The drier weather this past week has curtailed a lot of the mushroom growth. On our hikes, we have found quite a few old Suillus granulatus, several Rozites caperata and Amanita muscaria. Also fruiting are the Deadly galerina, various Pholiota sp. We just had a rain last night so there is still hope that we may get a late fruiting of the stumpies (Armillaria mellea), but since the Entoloma abortivum has already made its appearance, we may be out of luck:)
As a result of the frequent rains, the woods were rich in mushrooms. Ground, woody knolls and downed logs were decorated by the scarlets and golds of countless Waxy Caps (Hygrophorus species), bright jellies, the showy white forms of Amanita virosa and the bold yellow caps of many Fly Agarics with their scattering of pale patches. A wide variety of fungi were gathered, but we had to limit the number in discussion.
We discussed the dark, funnel-shaped mushrooms called Horn of the Plenty Craterellus cornucopioides. These excellent edibles usually grow in tight, upright clusters under hardwoods. The body of each mushroom is very thin-fleshed with wavy, down-turned margin .The inner surface of the “funnel” is dark grey-brown to almost black. There are no gills on the exterior fertile area .That surface is smooth to slightly wrinkled or veined. It is ashy-gray in color. The spore print is white. Another edible mushroom, C. Fallax is nearly identical, but has an ochre to ochre-orange spore print.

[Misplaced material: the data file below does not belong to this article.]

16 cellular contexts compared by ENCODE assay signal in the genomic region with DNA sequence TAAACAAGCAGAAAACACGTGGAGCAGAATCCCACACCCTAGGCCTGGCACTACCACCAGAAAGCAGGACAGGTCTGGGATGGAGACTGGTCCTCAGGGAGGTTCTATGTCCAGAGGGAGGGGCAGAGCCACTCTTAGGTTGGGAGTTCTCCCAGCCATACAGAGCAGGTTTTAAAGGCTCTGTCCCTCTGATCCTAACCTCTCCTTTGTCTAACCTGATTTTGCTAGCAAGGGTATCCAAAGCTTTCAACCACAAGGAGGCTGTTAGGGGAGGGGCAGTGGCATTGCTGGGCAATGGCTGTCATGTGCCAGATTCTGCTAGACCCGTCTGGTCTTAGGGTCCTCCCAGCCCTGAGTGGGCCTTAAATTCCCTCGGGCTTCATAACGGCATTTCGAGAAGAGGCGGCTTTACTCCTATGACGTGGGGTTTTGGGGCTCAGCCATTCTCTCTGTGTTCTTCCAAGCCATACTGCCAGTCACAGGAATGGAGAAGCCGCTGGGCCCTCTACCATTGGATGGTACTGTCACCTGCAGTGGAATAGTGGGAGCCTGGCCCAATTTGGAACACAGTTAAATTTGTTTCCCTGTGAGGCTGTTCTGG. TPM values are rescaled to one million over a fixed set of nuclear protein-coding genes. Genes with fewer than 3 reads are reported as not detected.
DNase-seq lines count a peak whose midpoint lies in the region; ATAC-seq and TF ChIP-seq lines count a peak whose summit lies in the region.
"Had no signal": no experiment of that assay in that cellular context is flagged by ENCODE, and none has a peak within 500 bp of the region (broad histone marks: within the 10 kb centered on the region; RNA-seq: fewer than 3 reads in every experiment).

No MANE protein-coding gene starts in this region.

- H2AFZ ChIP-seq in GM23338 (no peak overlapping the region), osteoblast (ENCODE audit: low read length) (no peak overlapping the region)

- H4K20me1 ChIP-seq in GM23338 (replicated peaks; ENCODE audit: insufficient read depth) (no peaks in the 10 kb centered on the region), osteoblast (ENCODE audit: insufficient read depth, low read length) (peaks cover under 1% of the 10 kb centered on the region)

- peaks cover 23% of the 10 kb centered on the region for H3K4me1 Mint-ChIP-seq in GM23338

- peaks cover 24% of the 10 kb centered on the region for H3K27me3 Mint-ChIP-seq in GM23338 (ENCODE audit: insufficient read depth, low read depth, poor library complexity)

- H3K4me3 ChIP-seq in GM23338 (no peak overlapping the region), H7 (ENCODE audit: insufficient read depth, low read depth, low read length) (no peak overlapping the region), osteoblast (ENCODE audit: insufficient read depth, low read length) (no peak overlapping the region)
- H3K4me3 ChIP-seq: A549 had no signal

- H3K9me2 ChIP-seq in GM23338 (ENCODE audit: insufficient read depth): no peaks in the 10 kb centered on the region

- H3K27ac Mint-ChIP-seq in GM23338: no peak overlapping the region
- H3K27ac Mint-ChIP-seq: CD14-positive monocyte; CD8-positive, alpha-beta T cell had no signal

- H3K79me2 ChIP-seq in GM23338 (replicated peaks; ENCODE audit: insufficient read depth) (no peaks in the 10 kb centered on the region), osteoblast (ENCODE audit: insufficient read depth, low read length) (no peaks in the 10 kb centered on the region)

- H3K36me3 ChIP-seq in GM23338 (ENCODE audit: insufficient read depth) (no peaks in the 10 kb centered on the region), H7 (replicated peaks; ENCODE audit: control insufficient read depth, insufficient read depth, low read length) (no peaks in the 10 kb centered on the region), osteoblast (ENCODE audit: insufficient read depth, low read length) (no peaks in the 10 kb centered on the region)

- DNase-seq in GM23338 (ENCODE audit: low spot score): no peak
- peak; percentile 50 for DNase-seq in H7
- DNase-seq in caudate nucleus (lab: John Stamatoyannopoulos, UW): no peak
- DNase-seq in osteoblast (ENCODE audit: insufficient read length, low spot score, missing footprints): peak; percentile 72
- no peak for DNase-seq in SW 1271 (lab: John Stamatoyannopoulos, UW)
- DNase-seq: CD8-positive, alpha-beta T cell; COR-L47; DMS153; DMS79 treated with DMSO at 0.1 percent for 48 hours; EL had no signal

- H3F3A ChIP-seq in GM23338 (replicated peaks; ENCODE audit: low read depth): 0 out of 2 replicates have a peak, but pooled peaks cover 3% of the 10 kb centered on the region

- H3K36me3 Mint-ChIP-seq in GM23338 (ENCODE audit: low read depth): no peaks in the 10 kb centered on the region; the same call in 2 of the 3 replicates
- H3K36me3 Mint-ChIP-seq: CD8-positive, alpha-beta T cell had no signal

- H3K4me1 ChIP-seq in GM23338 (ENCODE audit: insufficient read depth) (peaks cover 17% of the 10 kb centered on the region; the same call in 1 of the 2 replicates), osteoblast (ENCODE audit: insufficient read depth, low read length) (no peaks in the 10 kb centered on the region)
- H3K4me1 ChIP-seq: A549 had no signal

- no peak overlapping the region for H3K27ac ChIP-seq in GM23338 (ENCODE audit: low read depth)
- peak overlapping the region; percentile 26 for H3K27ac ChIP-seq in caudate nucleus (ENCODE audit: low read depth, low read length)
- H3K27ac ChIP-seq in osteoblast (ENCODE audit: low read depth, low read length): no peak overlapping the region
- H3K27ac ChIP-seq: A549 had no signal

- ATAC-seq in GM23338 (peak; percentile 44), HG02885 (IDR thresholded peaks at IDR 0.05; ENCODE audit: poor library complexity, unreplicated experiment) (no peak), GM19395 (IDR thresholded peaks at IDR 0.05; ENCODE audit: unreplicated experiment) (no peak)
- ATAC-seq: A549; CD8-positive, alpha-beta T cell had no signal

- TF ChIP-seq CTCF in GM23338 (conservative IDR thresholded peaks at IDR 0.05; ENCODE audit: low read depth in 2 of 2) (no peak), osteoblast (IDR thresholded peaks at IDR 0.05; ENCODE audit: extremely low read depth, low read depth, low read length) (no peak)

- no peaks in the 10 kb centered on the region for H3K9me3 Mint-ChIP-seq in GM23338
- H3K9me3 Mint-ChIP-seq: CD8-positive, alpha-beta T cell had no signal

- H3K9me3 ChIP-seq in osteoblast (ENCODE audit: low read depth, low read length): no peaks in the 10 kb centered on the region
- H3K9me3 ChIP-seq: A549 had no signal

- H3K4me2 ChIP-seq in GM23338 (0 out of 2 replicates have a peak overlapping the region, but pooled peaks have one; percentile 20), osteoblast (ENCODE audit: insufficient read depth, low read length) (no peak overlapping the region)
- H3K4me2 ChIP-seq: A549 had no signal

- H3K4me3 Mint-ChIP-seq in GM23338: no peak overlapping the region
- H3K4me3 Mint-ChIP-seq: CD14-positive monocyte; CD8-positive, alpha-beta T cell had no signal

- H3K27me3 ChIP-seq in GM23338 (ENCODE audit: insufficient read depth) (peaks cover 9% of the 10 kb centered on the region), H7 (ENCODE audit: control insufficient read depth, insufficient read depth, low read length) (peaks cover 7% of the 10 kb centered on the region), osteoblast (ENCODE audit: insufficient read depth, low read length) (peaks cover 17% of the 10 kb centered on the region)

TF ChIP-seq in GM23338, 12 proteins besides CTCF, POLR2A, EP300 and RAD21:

The Yellow-Orange Fly Agaric Amanita muscaria var fomosa has been prolific this September . It is a ”flashy” mushroom with an orange-yellow cap that is sometimes 6” across. The cap surface is decorated with a scattering of pale-yellow veil patches. Gills are pale cream. The sturdy white to pale yellow stem is circled by a whitish pendant ring and is often bulbous at its base where there are circling ridges of cottony or scaly material. Though beautiful, this is a poisonous mushroom containing toxic compounds.
A great edible, the Toothy Dentinum repandum has been fruiting vigorously the past few weeks. The Toothy has a chunky, irregular look and stands out well against beds of brown leaves and grass where it fruits. It is mychorrhizal with conifers and deciduous trees. We find it particularly with oaks. The cap surface is creamy-orange. The mushroom body is thick and brittle with inner cream-colored flesh. A cushion of pale spines lines underside of the cap
Many other mushrooms were gathered, as well.
Mushroom club member Carol S. is traveling through Europe and sent this photo of herself standing next to a mushroom stand in Nuremberg, Germany. She recognized many of the species and figured that the most expensive varieties were about $30 USD per pound.
Cora Mollen, author of Fascinating Fungi of the Northwoods and founder of Northstate Mycological Club.
Northstate Mycological Club